Iona and Duart Castle, Isle of Mull, Scotland

Aug 24, 2017 - Lord of the Glens


All was still and calm as we stole away from our berth at Tobermory at 6 a.m. this morning, heading down the Sound of Mull to Craignure, where we boarded our bus to take us to the sacred island of Iona. Traversing Mull on narrow single-track roads in our comfortable bus brought memorable views of the villages, lochs, mountains and moorlands of the island. Shaggy Highland cattle in all colors from black to golden were a bit of a showstopper, some placidly sitting at the roadside watching the world go by. Gannets were demonstrating their spectacular plunge diving in Loch Scridain, fishing for mackerel and sand eels, and a white-tailed eagle was also spotted soaring over the scene. Arriving at Fionnphort at the far end of Mull, we boarded the local ferry for the short hop across the Sound of Iona to our morning destination.

The role of Iona, this tiny island, in the development of the Scottish identity is huge. St. Columba came here from Ireland about the year 563 A.D. and founded a Celtic monastery that would change the religion, arts and monarchy of the nation and beyond down the centuries. Today the high carved stone cross of St Martin is the most prominent reminder of those early days, and the surviving ruins of the nunnery and the restored abbey speak of the continuing prominence of its institutions under the Lordship of the Isles until the reformation in the 16th century.

On our return journey the ubiquitous Highland cattle, with their long hairy coats and even longer horns, delighted us once again and there were even glimpses of red deer among the bracken. Our next objective was Duart Castle, a monumental stronghold set high on a rock overlooking the Sound of Mull, which had been the seat of the Clan MacLean since the 14th century. It had been taken from the MacLean’s and allowed to fall into ruins, but was lovingly restored more than a century ago by Sir Fitzroy MacLean and is now once again the spiritual home of the Clan.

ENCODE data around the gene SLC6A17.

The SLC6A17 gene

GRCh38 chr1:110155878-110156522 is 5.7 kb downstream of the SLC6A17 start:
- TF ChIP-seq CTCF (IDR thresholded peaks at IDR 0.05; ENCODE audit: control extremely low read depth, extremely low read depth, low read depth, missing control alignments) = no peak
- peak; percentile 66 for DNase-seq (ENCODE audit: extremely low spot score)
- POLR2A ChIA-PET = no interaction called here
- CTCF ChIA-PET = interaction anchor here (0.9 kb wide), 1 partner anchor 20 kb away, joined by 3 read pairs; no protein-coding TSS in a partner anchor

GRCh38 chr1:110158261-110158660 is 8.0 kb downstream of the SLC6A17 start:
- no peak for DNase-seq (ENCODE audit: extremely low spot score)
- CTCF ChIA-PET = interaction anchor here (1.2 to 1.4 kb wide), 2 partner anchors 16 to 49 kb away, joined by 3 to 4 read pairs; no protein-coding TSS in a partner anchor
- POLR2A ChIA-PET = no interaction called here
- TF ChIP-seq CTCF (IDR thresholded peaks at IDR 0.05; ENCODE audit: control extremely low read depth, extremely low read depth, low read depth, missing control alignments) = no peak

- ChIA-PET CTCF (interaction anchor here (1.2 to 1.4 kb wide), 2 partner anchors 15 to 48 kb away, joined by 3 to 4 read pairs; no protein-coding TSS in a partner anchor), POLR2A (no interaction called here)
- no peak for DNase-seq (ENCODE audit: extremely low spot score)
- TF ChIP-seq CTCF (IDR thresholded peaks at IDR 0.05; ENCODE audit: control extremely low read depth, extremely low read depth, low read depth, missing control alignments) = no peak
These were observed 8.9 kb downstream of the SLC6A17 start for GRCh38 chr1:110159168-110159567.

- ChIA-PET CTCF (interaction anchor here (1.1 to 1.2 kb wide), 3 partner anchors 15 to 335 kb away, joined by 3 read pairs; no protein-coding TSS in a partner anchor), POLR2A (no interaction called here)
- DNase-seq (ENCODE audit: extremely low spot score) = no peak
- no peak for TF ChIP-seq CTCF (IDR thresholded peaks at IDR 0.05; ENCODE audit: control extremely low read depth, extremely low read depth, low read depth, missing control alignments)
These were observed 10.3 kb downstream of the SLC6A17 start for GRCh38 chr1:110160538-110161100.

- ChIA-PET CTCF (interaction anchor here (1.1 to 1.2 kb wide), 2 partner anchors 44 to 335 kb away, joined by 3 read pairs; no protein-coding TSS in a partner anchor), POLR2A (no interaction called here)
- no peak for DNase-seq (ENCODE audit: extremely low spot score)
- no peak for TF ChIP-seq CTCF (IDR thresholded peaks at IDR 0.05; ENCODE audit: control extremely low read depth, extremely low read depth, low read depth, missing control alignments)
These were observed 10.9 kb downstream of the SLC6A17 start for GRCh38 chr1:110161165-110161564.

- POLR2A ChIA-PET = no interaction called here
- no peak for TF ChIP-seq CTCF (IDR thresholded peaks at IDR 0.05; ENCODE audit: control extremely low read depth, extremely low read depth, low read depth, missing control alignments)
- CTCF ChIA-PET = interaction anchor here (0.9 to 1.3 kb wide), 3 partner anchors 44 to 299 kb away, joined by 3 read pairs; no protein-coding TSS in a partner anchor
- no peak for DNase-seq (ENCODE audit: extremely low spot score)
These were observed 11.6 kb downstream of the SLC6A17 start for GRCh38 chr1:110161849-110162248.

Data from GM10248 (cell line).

Lord of the Glens then set sail for Oban, a bustling town of about 8,000 people set in a beautiful bay sheltered by the island of Kerrera. As the dusk fell, all the harbor lights twinkled and music and dancing beckoned in the town as we joined the locals and their visitors for a convivial cèilidh to the music of the pipes and accordion. 

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About the Author

Carol Knott

Expedition Leader

Carol studied archaeology, history and philosophy at the University of Glasgow, her native city. She spent many years as an archaeologist in the southeast of England, specializing in medieval ceramics and the conservation of historic houses and gardens. Since 1988 she has worked as an archaeologist in the Outer Hebrides of Scotland, living in a crofting village on the Isle of Lewis, and was formerly archaeologist for the National Trust for Scotland for their World Heritage site of St Kilda. Her great pleasure is to explore the cultures of Scotland, Europe and the north Atlantic, and to bring them to life for a modern audience. 

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